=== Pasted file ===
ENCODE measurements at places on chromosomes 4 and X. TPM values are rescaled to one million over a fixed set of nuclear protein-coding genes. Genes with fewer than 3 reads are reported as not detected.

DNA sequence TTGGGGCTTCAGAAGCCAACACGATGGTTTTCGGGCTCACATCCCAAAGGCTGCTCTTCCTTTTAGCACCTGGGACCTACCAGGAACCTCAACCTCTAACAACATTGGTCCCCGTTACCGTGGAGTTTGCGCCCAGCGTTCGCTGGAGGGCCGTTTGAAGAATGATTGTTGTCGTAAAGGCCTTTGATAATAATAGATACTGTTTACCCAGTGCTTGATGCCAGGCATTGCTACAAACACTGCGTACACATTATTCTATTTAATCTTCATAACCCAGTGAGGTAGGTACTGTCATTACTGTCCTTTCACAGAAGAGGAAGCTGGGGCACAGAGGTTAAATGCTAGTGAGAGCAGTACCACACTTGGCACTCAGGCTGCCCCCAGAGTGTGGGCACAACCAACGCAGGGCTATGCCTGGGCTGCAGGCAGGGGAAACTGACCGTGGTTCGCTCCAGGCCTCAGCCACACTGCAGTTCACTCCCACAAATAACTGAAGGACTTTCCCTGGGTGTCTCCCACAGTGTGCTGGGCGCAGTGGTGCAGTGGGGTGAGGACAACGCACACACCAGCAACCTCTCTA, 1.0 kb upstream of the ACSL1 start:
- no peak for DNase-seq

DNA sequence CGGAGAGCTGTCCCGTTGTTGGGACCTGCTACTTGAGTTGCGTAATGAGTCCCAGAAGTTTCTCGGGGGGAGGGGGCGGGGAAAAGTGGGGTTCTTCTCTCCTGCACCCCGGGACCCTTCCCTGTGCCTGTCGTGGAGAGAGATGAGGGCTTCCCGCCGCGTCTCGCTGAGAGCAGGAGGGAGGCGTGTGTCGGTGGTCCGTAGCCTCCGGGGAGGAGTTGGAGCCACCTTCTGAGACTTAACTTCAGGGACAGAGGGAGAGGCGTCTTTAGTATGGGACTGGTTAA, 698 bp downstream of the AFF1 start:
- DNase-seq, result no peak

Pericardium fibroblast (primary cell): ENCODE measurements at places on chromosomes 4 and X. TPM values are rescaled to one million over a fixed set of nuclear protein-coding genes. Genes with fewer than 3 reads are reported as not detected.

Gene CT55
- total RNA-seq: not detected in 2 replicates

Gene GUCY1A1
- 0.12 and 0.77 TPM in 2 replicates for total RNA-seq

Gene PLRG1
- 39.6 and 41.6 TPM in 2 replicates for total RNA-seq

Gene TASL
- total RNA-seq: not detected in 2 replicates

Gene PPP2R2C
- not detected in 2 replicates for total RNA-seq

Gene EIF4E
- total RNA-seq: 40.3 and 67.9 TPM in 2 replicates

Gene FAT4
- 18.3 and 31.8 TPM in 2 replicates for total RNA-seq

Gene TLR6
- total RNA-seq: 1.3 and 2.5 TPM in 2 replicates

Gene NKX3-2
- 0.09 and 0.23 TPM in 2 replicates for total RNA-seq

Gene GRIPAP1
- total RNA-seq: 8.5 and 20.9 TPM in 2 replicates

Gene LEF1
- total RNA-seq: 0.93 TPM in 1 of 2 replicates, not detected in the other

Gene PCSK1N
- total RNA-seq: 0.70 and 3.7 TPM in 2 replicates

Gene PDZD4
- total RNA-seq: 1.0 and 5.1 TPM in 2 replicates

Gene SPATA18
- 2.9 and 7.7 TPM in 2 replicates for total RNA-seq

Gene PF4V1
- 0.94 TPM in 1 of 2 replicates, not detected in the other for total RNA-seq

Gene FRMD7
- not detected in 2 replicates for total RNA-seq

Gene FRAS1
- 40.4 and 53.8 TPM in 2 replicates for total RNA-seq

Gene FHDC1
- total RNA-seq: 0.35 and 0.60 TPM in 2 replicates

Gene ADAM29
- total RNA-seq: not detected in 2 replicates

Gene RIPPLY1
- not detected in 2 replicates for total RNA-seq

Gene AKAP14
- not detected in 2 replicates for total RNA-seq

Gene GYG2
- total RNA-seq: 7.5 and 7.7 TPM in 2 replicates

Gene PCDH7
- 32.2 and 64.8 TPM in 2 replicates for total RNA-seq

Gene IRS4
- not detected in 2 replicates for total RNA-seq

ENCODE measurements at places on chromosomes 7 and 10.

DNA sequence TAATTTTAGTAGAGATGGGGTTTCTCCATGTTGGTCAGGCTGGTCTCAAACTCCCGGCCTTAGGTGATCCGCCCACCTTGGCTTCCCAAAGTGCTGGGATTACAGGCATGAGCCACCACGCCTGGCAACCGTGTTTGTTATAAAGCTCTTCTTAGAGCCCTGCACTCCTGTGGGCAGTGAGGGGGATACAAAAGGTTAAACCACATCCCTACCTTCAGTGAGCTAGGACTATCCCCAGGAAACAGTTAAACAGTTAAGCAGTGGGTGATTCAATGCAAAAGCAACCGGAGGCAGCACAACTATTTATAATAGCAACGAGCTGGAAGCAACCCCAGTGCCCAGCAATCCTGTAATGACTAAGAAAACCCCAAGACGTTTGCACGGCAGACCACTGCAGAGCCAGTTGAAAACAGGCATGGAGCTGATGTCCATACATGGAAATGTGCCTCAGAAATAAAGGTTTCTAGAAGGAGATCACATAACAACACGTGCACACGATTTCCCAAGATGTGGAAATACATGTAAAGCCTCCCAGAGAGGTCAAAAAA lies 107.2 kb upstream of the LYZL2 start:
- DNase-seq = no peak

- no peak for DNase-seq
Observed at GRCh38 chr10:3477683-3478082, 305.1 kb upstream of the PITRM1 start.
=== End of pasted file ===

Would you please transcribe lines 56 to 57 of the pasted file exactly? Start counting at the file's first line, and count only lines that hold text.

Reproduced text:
DNA sequence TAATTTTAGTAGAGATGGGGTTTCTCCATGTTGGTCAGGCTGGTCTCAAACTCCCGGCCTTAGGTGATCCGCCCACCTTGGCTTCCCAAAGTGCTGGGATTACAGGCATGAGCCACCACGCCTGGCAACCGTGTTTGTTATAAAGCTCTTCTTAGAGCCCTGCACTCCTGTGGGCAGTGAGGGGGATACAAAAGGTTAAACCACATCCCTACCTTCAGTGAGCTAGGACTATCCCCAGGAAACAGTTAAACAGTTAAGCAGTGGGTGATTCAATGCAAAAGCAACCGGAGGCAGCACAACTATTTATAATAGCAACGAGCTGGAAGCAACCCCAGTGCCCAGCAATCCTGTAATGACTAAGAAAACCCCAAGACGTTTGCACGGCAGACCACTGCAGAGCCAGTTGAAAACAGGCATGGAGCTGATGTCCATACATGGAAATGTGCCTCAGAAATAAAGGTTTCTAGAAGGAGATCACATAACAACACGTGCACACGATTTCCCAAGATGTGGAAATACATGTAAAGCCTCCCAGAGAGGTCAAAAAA lies 107.2 kb upstream of the LYZL2 start:
- DNase-seq = no peak